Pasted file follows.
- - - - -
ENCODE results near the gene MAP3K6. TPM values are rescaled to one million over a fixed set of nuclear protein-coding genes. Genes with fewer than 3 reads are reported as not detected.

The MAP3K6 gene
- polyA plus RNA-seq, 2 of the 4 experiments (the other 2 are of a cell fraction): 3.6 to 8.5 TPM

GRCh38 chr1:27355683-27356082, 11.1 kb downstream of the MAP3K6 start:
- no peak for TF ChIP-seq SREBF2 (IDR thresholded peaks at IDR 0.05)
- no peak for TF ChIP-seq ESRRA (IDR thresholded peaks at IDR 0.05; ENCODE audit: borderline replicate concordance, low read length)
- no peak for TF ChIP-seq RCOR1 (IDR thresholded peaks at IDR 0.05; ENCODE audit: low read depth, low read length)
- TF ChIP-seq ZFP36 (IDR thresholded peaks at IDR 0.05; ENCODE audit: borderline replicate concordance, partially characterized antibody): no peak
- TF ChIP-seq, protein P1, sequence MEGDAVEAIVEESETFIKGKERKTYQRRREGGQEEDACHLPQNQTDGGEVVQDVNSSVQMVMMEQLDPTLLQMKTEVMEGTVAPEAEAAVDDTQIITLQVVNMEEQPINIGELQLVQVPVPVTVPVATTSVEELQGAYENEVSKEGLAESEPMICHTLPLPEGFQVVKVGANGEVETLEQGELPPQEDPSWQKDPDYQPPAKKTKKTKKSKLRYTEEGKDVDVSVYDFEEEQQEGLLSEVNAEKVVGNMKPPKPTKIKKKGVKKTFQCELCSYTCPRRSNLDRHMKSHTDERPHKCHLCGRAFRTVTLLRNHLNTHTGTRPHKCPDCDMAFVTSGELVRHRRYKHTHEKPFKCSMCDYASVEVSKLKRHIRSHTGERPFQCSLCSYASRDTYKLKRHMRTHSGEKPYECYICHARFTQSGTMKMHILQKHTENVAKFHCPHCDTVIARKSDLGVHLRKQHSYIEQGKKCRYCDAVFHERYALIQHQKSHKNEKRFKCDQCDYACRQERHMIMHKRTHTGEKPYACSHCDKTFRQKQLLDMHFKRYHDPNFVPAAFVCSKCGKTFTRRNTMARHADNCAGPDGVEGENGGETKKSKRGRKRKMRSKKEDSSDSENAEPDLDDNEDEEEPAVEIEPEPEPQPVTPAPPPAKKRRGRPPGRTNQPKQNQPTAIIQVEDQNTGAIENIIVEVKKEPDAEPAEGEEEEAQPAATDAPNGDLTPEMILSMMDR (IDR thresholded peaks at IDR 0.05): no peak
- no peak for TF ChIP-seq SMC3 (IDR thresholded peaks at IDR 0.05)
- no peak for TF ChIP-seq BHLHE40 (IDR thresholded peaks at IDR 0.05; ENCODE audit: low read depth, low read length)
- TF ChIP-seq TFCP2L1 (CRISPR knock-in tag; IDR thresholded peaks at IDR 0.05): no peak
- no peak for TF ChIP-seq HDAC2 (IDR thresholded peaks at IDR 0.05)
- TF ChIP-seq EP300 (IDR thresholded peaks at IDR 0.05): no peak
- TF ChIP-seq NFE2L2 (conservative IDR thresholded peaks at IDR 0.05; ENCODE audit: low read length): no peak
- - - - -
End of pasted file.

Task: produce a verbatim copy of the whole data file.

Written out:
ENCODE results near the gene MAP3K6. TPM values are rescaled to one million over a fixed set of nuclear protein-coding genes. Genes with fewer than 3 reads are reported as not detected.

The MAP3K6 gene
- polyA plus RNA-seq, 2 of the 4 experiments (the other 2 are of a cell fraction): 3.6 to 8.5 TPM

GRCh38 chr1:27355683-27356082, 11.1 kb downstream of the MAP3K6 start:
- no peak for TF ChIP-seq SREBF2 (IDR thresholded peaks at IDR 0.05)
- no peak for TF ChIP-seq ESRRA (IDR thresholded peaks at IDR 0.05; ENCODE audit: borderline replicate concordance, low read length)
- no peak for TF ChIP-seq RCOR1 (IDR thresholded peaks at IDR 0.05; ENCODE audit: low read depth, low read length)
- TF ChIP-seq ZFP36 (IDR thresholded peaks at IDR 0.05; ENCODE audit: borderline replicate concordance, partially characterized antibody): no peak
- TF ChIP-seq, protein P1, sequence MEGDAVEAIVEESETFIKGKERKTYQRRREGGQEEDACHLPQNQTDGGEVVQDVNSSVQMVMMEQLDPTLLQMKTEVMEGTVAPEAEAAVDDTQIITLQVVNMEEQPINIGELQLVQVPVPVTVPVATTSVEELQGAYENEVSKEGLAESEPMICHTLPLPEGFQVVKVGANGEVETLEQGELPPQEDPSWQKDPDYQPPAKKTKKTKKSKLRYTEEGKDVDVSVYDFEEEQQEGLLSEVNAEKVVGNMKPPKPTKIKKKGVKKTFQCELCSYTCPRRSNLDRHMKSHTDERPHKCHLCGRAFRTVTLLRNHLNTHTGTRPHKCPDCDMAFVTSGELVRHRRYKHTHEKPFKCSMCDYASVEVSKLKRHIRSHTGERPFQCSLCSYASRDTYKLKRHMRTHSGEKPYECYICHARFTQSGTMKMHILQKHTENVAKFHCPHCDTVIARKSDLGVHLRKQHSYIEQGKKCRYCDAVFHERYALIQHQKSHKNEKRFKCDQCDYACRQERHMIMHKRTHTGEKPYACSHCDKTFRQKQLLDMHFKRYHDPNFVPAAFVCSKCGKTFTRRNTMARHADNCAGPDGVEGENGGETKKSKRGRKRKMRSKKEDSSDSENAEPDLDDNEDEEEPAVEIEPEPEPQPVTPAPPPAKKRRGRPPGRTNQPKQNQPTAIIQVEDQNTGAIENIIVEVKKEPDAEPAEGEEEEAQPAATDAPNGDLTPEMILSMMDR (IDR thresholded peaks at IDR 0.05): no peak
- no peak for TF ChIP-seq SMC3 (IDR thresholded peaks at IDR 0.05)
- no peak for TF ChIP-seq BHLHE40 (IDR thresholded peaks at IDR 0.05; ENCODE audit: low read depth, low read length)
- TF ChIP-seq TFCP2L1 (CRISPR knock-in tag; IDR thresholded peaks at IDR 0.05): no peak
- no peak for TF ChIP-seq HDAC2 (IDR thresholded peaks at IDR 0.05)
- TF ChIP-seq EP300 (IDR thresholded peaks at IDR 0.05): no peak
- TF ChIP-seq NFE2L2 (conservative IDR thresholded peaks at IDR 0.05; ENCODE audit: low read length): no peak